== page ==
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George Muller: Men and Women of Faith Series

As I was thinking about who to study this week, I remembered George Muller, and I couldn’t believe that a man of such faith and prayer hadn’t been featured here yet. Sometimes, I think there are the “spiritual giants” that are spoken of so often we overlook the magnitude of their testimony because we are so accustomed to their stories. So today I would invite you to revisit the life of George Muller with fresh eyes and be convicted and encouraged by his life. 

George was born in Germany in 1805. He had a difficult childhood and resorted to stealing from friends and family at the young age of ten. Eventually, he was arrested and spent time paying his debt to society in jail. A friend he met at the University of Halle was the first person to show him what true Christianity is and later led him to the Lord. While finishing his college education George dreamed of one day becoming a missionary.

Shockingly, when he approached the missions board about going to preach wherever God might send him and living there by faith, they refused to continue supporting him if he did not go where they wanted to send him. He instead took a job at a small parish with only eighteen members. It was there he met Mary, a girl that would become his wife in three short months. 

Mary and George were inspired by her brother’s decision to sell all of his belongings and live with the firm belief that God would provide whatever he needed. The Mullers spent much of their early life growing the church, supporting missionaries, and evangelizing locally. 

Around 1835, George’s heart was burdened for the orphans that abounded in nineteenth-century England. Most orphanages charged a fee to care for children, leaving poor children little other option than to live on the streets and steal. He began to pray for funds to start an orphanage designed to train children in a trade. Then,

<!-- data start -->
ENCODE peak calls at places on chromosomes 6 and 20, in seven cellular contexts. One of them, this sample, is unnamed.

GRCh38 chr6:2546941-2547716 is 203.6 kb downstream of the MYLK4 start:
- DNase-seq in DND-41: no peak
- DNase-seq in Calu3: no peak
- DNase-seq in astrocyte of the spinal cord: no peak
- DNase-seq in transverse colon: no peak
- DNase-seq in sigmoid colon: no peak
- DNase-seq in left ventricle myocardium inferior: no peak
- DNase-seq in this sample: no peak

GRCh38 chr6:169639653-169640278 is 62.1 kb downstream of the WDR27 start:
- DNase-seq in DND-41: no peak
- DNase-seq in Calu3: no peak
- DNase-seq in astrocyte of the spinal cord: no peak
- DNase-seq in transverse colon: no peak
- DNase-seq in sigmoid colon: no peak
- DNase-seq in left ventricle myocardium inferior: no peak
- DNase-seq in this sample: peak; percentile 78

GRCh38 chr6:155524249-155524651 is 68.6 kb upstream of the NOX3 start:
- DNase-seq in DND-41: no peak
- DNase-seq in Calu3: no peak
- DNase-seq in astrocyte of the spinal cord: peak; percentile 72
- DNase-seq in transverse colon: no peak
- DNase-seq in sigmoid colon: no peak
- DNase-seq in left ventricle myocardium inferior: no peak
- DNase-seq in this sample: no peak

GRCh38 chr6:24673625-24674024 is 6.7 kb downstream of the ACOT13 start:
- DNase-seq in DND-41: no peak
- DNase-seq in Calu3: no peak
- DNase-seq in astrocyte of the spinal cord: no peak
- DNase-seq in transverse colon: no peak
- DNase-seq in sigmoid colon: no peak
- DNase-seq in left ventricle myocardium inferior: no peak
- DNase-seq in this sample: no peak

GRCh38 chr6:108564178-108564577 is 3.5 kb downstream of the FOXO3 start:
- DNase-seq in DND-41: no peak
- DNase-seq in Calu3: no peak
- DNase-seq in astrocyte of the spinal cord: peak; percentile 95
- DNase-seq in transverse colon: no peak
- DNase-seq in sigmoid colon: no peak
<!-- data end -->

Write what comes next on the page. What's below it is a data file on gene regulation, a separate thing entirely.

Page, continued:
Miraculously, without sending any word out that he needed help, funds began to arrive!

Most of you know the story from here; he did receive the funds to start an orphanage and kept it running for over two decades. The orphanage itself cared for orphans for one hundred fifty years, long after Muller had passed. 

What set George apart from many, was his strong faith that God not only hears but also answers our prayers. He refused to ask for funds to support the orphanage, choosing rather to spend hours every day praying and rest believing that God would come through. He always did. 

Some of George’s most profound words give us but an inkling of the man of faith that he was:

“I had a secret satisfaction in the greatness of the difficulties which were in the way. So far from being cast down on account of them, they delighted my soul."

“It is not enough for the believer to begin to pray, nor to pray correctly; nor is it enough to continue for a time to pray. We must patiently, believingly continue in prayer until we obtain an answer. Further, we have not only to continue in prayer until the end, but we have also to believe that God does hear us and will answer our prayers. Most frequently we fail in not continuing in prayer until the blessing is obtained, and in not expecting the blessing."

"Faith does not operate in the realm of the possible. There is no glory for God in that which is humanly possible. Faith begins where man's power ends.”

There are many more wise words from this man of faith. May we be encouraged to take up the mantle of prevailing prayer with renewed fervor this week!

Must I Go, and Empty Handed: Songs of Revival
The 1857 Revival


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